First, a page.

Women in physics in the United Kingdom: Successes, challenges and wider diversity

Jordan, Sally; Bakewell, Sarah; Sadler, Wendy; Thiemann, Heidi; Wardlow, Julie and Welsch, Carsten (2023). Women in physics in the United Kingdom: Successes, challenges and wider diversity. In: AIP Conference Proceedings, American Institute of Physics Publishing, New York, 3040(1), article no. 050041.

DOI: https://doi.org/10.1063/5.0175698


It is sixteen years since the Athena SWAN Scheme was introduced in the UK, and fifteen years since the birth of the Institute of Physics’ Project Juno. A review of Athena SWAN [1] and the early stages of a major review of Project Juno point towards the significant successes and growing influence of both schemes. In University physics departments, there has been a particularly pleasing increase in the percentage of Juno awards held at “Champion” level, increasing from 22% in 2014 to 44% in 2021, whilst “Principle 6”, focusing on bullying and harassment, is now fully embedded.
There have been some increases in participation in the numbers of girls and women studying physics, but the representation of women amongst physics undergraduate students remains low, increasing from 21% in 2012/13 to 24% in 2017/18. Innovative schemes which are seeking to improve participation at an earlier age include the Institute of Physics Limit Less Campaign, the Science and Technology Funding Council (STFC)’s Wonder Scheme, and a number of initiatives which showcase a range of people rather than rather than just high-flying individuals, so as to to improve the chances of students identifying with a role model.
The Engineering and Physical Sciences Research Council (EPSRC) acknowledge that the underrepresentation of women in the engineering and physical sciences remains one of their largest challenges, and both EPSCRC and STFC place considerable store on supporting the careers of female researchers. There is concern that the impact of the Covid-19 Pandemic has not fallen unequally on women. However, the pandemic has also showcased the benefits of allowing flexible careers and recognising a diversity of career paths.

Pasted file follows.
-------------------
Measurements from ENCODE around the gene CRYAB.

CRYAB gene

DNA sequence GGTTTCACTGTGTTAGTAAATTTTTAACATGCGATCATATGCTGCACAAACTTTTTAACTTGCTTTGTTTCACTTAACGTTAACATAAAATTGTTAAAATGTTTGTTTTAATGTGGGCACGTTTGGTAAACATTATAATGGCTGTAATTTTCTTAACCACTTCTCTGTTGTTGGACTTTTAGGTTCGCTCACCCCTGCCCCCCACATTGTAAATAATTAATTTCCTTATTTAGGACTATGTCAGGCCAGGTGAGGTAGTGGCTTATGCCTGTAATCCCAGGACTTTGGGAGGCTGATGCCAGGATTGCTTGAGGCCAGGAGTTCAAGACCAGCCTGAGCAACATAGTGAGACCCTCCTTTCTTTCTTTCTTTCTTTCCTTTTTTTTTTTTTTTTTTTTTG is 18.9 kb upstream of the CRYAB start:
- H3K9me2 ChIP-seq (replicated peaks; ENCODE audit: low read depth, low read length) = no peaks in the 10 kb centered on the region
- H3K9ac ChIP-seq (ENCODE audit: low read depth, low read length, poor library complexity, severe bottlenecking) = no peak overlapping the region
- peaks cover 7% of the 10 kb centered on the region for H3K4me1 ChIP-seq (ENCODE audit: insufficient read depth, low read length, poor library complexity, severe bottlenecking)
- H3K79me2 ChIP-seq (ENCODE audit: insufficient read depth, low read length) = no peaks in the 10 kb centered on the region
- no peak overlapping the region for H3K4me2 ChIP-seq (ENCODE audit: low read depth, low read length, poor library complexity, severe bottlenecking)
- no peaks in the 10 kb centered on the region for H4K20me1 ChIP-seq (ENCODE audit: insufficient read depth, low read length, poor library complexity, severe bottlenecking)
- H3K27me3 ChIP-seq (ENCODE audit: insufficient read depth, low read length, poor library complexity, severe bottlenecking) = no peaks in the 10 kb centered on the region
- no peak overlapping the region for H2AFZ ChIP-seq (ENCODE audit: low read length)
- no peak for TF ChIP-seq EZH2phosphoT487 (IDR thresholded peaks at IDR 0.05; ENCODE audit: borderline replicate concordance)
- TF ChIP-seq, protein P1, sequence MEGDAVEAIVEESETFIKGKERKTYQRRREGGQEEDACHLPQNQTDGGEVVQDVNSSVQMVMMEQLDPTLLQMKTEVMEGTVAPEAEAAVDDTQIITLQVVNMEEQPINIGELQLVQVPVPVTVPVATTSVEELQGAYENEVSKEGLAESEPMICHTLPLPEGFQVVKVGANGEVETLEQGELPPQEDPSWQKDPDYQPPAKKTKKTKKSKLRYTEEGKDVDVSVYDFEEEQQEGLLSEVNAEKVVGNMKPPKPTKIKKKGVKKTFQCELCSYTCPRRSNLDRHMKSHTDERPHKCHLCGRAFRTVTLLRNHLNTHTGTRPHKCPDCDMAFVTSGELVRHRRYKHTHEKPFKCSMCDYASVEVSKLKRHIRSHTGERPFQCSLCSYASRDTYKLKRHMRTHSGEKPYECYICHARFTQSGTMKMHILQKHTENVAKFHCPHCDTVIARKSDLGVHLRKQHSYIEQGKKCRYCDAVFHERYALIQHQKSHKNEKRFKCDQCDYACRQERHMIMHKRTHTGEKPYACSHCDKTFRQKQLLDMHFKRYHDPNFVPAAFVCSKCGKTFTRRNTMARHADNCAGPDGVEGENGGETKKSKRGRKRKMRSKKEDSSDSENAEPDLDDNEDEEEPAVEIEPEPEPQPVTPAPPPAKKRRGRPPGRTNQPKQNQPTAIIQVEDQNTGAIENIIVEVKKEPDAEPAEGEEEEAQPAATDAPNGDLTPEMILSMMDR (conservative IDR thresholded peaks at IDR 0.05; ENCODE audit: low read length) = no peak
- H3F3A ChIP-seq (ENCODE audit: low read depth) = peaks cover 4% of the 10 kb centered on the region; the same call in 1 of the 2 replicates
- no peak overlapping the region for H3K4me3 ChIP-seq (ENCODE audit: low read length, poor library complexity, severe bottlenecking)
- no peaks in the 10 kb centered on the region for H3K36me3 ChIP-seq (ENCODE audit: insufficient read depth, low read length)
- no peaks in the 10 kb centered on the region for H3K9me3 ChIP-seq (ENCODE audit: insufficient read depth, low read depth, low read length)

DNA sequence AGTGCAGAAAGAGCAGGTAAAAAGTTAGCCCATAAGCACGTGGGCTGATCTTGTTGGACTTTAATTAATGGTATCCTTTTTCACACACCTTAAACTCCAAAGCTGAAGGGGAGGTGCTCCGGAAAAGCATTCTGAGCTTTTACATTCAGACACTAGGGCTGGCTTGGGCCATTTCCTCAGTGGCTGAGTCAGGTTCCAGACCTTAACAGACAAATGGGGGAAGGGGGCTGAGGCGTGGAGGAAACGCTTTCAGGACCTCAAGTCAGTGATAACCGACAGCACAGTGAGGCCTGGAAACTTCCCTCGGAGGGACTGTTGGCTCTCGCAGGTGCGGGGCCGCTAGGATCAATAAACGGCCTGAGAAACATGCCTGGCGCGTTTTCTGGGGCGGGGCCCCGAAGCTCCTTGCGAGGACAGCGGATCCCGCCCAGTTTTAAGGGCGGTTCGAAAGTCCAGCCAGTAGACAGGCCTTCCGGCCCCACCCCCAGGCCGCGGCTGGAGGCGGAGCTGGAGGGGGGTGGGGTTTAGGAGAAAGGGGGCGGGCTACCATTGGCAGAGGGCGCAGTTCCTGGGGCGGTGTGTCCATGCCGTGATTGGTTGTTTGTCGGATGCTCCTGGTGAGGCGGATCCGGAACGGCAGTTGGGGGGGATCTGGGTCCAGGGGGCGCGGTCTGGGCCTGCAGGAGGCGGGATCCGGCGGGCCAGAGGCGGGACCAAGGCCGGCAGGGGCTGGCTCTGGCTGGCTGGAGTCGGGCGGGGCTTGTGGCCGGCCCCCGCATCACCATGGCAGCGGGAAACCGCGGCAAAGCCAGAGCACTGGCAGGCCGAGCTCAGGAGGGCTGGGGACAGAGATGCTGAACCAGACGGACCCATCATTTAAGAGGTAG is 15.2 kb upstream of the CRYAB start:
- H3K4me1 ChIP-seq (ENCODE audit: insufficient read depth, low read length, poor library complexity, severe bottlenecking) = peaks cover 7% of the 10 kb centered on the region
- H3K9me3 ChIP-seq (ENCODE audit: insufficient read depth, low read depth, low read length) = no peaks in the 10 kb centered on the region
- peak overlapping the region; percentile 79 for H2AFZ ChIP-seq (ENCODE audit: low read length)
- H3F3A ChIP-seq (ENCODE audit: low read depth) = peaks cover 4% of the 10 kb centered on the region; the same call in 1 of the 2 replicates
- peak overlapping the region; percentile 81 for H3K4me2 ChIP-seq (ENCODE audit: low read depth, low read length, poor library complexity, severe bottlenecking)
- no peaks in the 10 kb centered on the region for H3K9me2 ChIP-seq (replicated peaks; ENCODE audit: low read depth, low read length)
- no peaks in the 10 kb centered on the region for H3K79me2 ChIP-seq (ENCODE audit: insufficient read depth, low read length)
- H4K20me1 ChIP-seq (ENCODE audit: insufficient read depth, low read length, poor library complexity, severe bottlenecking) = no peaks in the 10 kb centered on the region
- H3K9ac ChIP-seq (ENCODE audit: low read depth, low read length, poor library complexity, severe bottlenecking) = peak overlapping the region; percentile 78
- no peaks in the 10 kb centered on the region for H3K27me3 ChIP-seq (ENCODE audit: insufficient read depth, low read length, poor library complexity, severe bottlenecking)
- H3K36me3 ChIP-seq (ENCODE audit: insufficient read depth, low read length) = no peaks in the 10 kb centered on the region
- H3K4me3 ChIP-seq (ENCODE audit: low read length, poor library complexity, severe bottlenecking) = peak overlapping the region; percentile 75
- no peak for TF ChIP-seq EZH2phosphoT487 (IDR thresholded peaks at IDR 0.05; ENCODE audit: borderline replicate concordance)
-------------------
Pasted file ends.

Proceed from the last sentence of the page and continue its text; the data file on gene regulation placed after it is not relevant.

There is growing recognition of the importance and potential benefits of considering equality, diversity and inclusion across gender, ethnicity, disability, LGBT+ status and socio-economic background and other factors, and the intersections between these factors.

Plain Language Summary

As reported in 2021, progress was being made in improving the environment for women in physics in the United Kingdom, although
the proportion of women in the subject remained stubbornly low. Several initiatives had been launched to help encourage girls to enter the field and to retain women. The sector was starting to target broader aspects of equity, diversity, and inclusion.

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